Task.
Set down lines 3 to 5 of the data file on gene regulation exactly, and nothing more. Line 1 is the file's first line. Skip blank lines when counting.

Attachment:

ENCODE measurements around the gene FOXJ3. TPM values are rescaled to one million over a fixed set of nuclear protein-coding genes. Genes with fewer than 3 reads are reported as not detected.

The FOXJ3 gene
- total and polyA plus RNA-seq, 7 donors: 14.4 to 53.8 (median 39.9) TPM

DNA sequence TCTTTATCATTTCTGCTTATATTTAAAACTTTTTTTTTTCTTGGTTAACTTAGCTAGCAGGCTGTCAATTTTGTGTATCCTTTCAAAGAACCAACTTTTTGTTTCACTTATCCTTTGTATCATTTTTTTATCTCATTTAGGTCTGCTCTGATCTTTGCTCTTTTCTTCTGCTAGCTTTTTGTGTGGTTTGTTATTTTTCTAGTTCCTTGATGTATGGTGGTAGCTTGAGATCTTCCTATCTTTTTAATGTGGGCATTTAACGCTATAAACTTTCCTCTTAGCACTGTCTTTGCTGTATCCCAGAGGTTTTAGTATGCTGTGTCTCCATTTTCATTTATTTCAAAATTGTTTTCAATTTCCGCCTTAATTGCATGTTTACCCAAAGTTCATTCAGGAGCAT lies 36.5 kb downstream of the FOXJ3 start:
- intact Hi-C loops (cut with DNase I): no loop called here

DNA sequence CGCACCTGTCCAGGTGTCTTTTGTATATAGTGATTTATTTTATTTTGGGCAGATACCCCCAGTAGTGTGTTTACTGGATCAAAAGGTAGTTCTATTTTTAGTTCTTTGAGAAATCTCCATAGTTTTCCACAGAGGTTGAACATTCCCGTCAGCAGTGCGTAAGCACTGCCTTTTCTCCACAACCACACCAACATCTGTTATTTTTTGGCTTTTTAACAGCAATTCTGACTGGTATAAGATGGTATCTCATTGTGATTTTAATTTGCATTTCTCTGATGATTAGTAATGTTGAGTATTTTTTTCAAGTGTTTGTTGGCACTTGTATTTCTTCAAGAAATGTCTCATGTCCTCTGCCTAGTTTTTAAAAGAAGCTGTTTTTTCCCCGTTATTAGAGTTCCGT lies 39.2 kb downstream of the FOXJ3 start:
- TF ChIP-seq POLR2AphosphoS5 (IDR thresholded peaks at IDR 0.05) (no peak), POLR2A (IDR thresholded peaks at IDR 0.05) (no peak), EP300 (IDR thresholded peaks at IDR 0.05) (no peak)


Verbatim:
- total and polyA plus RNA-seq, 7 donors: 14.4 to 53.8 (median 39.9) TPM

DNA sequence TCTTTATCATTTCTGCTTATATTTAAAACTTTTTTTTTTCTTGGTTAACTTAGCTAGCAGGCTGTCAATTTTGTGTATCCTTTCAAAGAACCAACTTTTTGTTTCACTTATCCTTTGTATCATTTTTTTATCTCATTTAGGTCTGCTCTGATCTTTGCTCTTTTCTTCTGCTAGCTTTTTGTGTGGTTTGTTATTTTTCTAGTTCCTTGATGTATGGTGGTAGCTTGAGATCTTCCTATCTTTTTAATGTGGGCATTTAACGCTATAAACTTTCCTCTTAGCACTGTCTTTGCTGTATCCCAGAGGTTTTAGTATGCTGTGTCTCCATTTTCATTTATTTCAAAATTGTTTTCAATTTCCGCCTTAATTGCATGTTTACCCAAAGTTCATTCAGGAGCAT lies 36.5 kb downstream of the FOXJ3 start:
- intact Hi-C loops (cut with DNase I): no loop called here